We mentioned to Rawlings that we noted two distinctly different reactions to the album’s wide stylistic embrace — a lot of the critics, for what it’s worth, appreciated and lauded the record for its graceful dodging and weaving between folk and Appalachia, while some of the rank and file wished they could have heard an entire record of solo ballads or bluegrass raves or parlor crooners, a deeper dive into the subgenres represented here. We asked Rawlings about that.

“A lot of time when you’re working on a record, you’re truly just trying to finish the record any way you can. You don’t have as many options as people might think. And one of the things I used on the record as a benchmark that I’ve used other times is just whether I think the songs hold up. And once I’m committed to a song, any way I can get that song to tape, so you can listen to it beginning to end, I’m pretty happy with it.

“I don’t really think the record was too disjointed, because there’s really nothing stylistically on that record that we haven’t touched on at one time or another. I mean, there was a version of ‘Ruby’ with electric guitars and drums that got cut, and that would have taken us pretty far afield. And that sort of introspective, solo version of ‘I Hear Them All’ was a surprise to me since I had expected that would be a duet track with Gillian and I. You know, some people have more specific tastes than musicians themselves actually have, but it didn’t feel like it was that far afield to me.”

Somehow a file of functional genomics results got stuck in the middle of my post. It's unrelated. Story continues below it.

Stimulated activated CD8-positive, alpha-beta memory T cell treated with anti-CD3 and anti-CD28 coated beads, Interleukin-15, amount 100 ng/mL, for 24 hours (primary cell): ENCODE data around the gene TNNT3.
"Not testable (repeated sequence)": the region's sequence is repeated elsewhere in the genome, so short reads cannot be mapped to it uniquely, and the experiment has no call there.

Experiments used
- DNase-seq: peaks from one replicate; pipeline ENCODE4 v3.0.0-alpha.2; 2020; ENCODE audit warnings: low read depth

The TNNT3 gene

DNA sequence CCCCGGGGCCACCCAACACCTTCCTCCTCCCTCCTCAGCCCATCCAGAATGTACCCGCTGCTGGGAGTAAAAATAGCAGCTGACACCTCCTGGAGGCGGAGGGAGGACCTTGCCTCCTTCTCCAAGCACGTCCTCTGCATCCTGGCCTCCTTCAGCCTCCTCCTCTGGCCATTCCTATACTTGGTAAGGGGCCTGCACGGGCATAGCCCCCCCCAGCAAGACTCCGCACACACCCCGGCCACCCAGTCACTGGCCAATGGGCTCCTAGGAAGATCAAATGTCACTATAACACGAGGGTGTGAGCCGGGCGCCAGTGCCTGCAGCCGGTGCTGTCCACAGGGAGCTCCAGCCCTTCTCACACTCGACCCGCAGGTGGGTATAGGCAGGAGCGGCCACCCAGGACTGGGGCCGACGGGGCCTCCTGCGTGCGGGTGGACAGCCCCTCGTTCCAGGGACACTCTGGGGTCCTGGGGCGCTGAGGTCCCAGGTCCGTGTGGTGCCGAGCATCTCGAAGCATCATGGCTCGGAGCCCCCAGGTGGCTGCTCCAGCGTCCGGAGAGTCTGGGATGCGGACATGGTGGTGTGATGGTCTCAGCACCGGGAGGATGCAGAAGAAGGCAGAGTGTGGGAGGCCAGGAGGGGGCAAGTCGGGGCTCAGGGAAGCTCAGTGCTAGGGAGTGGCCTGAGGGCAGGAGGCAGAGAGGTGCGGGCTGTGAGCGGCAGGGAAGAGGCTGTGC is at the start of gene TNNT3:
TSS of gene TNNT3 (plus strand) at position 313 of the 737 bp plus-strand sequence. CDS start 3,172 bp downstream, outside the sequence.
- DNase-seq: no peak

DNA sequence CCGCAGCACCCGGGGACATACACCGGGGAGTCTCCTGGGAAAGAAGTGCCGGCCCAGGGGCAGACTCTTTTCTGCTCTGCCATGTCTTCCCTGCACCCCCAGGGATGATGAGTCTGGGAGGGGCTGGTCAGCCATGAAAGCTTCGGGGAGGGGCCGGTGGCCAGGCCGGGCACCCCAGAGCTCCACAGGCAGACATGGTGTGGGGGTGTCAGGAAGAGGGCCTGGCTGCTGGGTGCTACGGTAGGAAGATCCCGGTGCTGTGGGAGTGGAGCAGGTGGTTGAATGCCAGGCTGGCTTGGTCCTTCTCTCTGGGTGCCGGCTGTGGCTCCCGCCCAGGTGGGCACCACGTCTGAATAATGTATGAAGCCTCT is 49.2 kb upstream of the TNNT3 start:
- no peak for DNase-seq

For all the effortless buoyancy that Rawlings displays here (more than one observer couldn’t resist expressing their disbelief that this was only Rawlings’ first solo outing), he is also a meticulous technician (he and Welch met while they were both studying at Boston’s prestigious Berklee School of Music), with the pitiless ear of the guy behind the soundboard, watching the clock and calling takes. We wondered if he appreciated the role of actually producing himself for once.